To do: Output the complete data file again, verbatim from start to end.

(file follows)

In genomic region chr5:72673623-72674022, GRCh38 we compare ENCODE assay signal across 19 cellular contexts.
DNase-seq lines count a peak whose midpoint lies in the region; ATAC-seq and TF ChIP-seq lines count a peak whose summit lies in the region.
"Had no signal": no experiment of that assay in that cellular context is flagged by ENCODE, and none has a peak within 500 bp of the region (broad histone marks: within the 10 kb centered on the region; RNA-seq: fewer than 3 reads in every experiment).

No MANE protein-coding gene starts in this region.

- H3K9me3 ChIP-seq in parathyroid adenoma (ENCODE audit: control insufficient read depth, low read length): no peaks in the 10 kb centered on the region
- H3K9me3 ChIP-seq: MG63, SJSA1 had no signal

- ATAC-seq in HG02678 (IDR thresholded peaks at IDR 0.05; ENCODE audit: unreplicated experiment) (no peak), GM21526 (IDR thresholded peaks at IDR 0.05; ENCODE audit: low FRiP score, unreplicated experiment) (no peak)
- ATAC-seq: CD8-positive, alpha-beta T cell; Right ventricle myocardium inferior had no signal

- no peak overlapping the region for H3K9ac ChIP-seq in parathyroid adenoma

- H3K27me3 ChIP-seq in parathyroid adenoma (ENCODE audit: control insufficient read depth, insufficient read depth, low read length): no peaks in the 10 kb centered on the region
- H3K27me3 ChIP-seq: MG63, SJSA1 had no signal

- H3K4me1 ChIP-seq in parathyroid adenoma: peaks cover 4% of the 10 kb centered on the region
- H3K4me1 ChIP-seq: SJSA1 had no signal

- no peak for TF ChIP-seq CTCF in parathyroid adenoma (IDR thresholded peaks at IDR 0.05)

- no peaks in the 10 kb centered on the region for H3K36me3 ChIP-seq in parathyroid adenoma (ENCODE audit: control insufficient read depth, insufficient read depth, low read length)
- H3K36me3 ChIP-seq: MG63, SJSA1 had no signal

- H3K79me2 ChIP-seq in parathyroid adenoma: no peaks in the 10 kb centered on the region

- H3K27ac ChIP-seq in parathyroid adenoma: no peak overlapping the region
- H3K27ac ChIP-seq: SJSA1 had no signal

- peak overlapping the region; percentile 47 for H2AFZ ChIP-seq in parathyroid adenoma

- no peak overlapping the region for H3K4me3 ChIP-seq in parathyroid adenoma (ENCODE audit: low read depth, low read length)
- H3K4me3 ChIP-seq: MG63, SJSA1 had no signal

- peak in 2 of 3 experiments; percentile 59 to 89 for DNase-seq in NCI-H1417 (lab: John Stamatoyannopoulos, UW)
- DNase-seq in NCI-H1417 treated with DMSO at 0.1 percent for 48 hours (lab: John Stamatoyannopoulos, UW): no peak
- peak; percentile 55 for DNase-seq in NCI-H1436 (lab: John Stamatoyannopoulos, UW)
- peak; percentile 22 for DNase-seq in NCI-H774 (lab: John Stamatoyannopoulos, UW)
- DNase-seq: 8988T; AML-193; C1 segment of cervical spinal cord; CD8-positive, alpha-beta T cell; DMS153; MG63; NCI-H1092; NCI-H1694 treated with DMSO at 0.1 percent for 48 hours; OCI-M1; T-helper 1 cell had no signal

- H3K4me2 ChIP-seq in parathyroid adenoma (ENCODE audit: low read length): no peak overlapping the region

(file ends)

In genomic region chr5:72673623-72674022, GRCh38 we compare ENCODE assay signal across 19 cellular contexts.
DNase-seq lines count a peak whose midpoint lies in the region; ATAC-seq and TF ChIP-seq lines count a peak whose summit lies in the region.
"Had no signal": no experiment of that assay in that cellular context is flagged by ENCODE, and none has a peak within 500 bp of the region (broad histone marks: within the 10 kb centered on the region; RNA-seq: fewer than 3 reads in every experiment).

No MANE protein-coding gene starts in this region.

- H3K9me3 ChIP-seq in parathyroid adenoma (ENCODE audit: control insufficient read depth, low read length): no peaks in the 10 kb centered on the region
- H3K9me3 ChIP-seq: MG63, SJSA1 had no signal

- ATAC-seq in HG02678 (IDR thresholded peaks at IDR 0.05; ENCODE audit: unreplicated experiment) (no peak), GM21526 (IDR thresholded peaks at IDR 0.05; ENCODE audit: low FRiP score, unreplicated experiment) (no peak)
- ATAC-seq: CD8-positive, alpha-beta T cell; Right ventricle myocardium inferior had no signal

- no peak overlapping the region for H3K9ac ChIP-seq in parathyroid adenoma

- H3K27me3 ChIP-seq in parathyroid adenoma (ENCODE audit: control insufficient read depth, insufficient read depth, low read length): no peaks in the 10 kb centered on the region
- H3K27me3 ChIP-seq: MG63, SJSA1 had no signal

- H3K4me1 ChIP-seq in parathyroid adenoma: peaks cover 4% of the 10 kb centered on the region
- H3K4me1 ChIP-seq: SJSA1 had no signal

- no peak for TF ChIP-seq CTCF in parathyroid adenoma (IDR thresholded peaks at IDR 0.05)

- no peaks in the 10 kb centered on the region for H3K36me3 ChIP-seq in parathyroid adenoma (ENCODE audit: control insufficient read depth, insufficient read depth, low read length)
- H3K36me3 ChIP-seq: MG63, SJSA1 had no signal

- H3K79me2 ChIP-seq in parathyroid adenoma: no peaks in the 10 kb centered on the region

- H3K27ac ChIP-seq in parathyroid adenoma: no peak overlapping the region
- H3K27ac ChIP-seq: SJSA1 had no signal

- peak overlapping the region; percentile 47 for H2AFZ ChIP-seq in parathyroid adenoma

- no peak overlapping the region for H3K4me3 ChIP-seq in parathyroid adenoma (ENCODE audit: low read depth, low read length)
- H3K4me3 ChIP-seq: MG63, SJSA1 had no signal

- peak in 2 of 3 experiments; percentile 59 to 89 for DNase-seq in NCI-H1417 (lab: John Stamatoyannopoulos, UW)
- DNase-seq in NCI-H1417 treated with DMSO at 0.1 percent for 48 hours (lab: John Stamatoyannopoulos, UW): no peak
- peak; percentile 55 for DNase-seq in NCI-H1436 (lab: John Stamatoyannopoulos, UW)
- peak; percentile 22 for DNase-seq in NCI-H774 (lab: John Stamatoyannopoulos, UW)
- DNase-seq: 8988T; AML-193; C1 segment of cervical spinal cord; CD8-positive, alpha-beta T cell; DMS153; MG63; NCI-H1092; NCI-H1694 treated with DMSO at 0.1 percent for 48 hours; OCI-M1; T-helper 1 cell had no signal

- H3K4me2 ChIP-seq in parathyroid adenoma (ENCODE audit: low read length): no peak overlapping the region